It's a fact. Missouri is in "earthquake country." The fault zones capable of producing damaging earthquakes in Missouri are constantly active. View a live update map of central U.S. earthquake activity.

Of approximately 39 states considered earthquake risks, Missouri is located in the most seismically active, high-risk area east of the Rocky Mountains. Some of the largest earthquakes in the continental United States have occurred in Missouri.

U.S. Geological Survey map of earthquake hazard, with high-risk areas indicated in red.

Immense Size & Area

These quakes are not just significant for their size, but also because of the immense areas that were affected. Because the bedrock in the central United States is less fractured than that in areas such as California or Alaska, central U.S. quakes are felt over a wider area than West Coast quakes of the similar magnitude.

The geographical area that was strongly shaken during the New Madrid main shocks (according to some estimates, between 7.5 and 7.7) of 1811-1812 was approximately 10 times the size of the strongly shaken area during the 1906 San Francisco earthquake (estimated between 7.7 and 7.9).

Midwestern earthquakes have produced sudden, remarkable topographic effects, including changes to the courses of rivers, land elevations, and the creation of a large lake in western Tennessee.

Seismic Zones

Two seismic zones contribute to the earthquake hazard in Missouri; the New Madrid Seismic Zone and the Wabash Valley Seismic Zone. Unlike some fault zones in the west that are visible at the surface, the faults in these zones are difficult to locate, map, and study because they are hidden by thick layers of soil deposits, with few identifiable features visible at the ground surface.

New Madrid Seismic Zone

The New Madrid Seismic Zone is the more famous of the 2. Located along the southeastern Missouri border, it was the source of historic earthquake activity between 1811 and 1812, producing between 3 and 5 "great quakes" and literally thousands of strong, moderate, and minor quakes for months afterwards.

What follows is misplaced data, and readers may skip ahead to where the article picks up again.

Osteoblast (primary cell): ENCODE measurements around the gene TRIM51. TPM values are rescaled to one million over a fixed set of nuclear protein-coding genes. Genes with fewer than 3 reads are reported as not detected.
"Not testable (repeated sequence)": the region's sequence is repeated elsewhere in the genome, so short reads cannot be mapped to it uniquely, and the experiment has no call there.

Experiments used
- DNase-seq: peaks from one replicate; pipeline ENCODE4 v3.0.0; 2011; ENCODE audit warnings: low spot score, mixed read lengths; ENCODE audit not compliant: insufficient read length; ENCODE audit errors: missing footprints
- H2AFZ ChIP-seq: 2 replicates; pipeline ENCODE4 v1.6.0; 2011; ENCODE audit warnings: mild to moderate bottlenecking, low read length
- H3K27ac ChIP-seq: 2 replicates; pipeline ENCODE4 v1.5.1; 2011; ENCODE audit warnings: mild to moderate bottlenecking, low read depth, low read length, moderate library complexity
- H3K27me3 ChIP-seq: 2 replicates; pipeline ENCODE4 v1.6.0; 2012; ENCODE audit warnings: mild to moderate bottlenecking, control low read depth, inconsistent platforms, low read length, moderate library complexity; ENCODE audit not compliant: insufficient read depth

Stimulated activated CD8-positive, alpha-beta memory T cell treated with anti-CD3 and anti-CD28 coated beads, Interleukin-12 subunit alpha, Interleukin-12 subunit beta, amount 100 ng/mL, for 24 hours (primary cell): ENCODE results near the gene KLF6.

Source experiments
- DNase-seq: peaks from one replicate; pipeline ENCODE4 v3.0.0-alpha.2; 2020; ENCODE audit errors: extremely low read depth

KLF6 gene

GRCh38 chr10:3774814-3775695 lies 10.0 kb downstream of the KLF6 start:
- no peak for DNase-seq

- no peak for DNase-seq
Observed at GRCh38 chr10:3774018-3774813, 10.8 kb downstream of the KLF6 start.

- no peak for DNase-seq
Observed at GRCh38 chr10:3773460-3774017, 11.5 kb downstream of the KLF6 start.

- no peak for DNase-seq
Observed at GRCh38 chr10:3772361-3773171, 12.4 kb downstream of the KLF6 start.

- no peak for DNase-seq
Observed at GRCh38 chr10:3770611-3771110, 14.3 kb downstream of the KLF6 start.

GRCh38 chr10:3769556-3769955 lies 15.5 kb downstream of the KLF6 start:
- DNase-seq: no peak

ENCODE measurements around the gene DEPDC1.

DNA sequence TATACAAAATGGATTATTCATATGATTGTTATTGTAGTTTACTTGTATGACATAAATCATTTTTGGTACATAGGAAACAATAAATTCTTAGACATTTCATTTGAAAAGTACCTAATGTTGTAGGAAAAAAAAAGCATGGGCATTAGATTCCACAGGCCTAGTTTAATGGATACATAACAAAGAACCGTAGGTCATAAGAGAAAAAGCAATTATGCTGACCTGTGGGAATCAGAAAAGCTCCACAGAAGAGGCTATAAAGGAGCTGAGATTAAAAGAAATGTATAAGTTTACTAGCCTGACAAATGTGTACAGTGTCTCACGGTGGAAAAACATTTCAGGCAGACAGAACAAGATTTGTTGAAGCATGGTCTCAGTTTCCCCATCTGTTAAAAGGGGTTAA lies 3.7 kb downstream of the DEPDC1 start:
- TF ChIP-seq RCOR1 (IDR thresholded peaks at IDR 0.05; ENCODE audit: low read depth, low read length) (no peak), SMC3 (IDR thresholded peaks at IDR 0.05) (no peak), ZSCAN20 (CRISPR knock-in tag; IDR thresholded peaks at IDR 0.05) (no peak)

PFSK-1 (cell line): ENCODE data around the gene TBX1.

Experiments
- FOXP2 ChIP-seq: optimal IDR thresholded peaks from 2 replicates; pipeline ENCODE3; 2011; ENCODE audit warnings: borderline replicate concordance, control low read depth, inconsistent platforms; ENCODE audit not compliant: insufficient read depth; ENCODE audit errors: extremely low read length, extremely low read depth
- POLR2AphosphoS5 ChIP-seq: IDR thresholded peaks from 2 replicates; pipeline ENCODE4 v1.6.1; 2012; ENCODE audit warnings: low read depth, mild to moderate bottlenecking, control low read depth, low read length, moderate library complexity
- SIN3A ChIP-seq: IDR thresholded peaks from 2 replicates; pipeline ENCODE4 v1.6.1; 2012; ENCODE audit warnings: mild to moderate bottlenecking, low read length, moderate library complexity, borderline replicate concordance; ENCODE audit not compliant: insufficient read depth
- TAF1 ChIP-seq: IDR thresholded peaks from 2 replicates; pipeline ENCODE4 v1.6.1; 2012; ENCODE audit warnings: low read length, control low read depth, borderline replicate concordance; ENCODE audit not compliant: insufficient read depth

Map with locations of seismic zones

Geological studies indicate that the 1811-1812 series of quakes was not an isolated occurrence. Similar events have happened during the previous 900 years. Today, on average there are approximately 200 quakes in the New Madrid Seismic Zone each year.

Wabash Valley Seismic Zone

The Wabash Valley Seismic Zone is not as well known to Missouri residents as its more famous neighbor. But it has actually been the source of the most recent earthquakes felt in St. Charles County, including the Mt. Carmel quake of April 18, 2008. Wabash Valley was also the epicenter of the most recent quake to date that caused local structural damage. It is located along the southeastern Illinois / Indiana border.


A great deal has changed in the last 200 years. In 1811, St. Louis and the surrounding areas were sparsely populated. The population of St. Louis was approximately 5,700. Though damage was widespread, fatalities were limited. Today, with urban development and the area much more densely populated, the impact of earthquake activity is a source of great concern.

Many buildings, especially unreinforced masonry constructed before seismic engineering and modern building codes were instituted, would be highly vulnerable to damage from earthquakes. Modern society is highly dependent on man-made infrastructure. Damage to transportation systems would interrupt travel, transportation of food and commodities, and impede the movement of emergency responders.

Service Interruption

Many basic services would also be threatened. In addition to structural damage to buildings, roadways, bridges, and overpasses, earthquakes also cause damage to utilities and communications system equipment, both those mounted on antennas or poles, and underground cables, lines, and pipelines.

Serious damage on a wide scale could lead to protracted service interruptions in communications, water, sewage, electrical, and natural gas service and systems. Even buildings that remain structurally sound could become unfit for occupancy due to nonstructural damage, debris, or lack of utility service.


Though there are many questions about the unique aspects of fault zones and seismic activity in the central United States, earthquake activity in Missouri is a fact. The geological record of the region indicates the recurrence of major seismic events. The processes that produced large earthquakes in the past are still operating.

In light of these facts, learning about the hazards associated with earthquakes, and taking steps to plan and prepare are crucial for citizens, as well as emergency responders.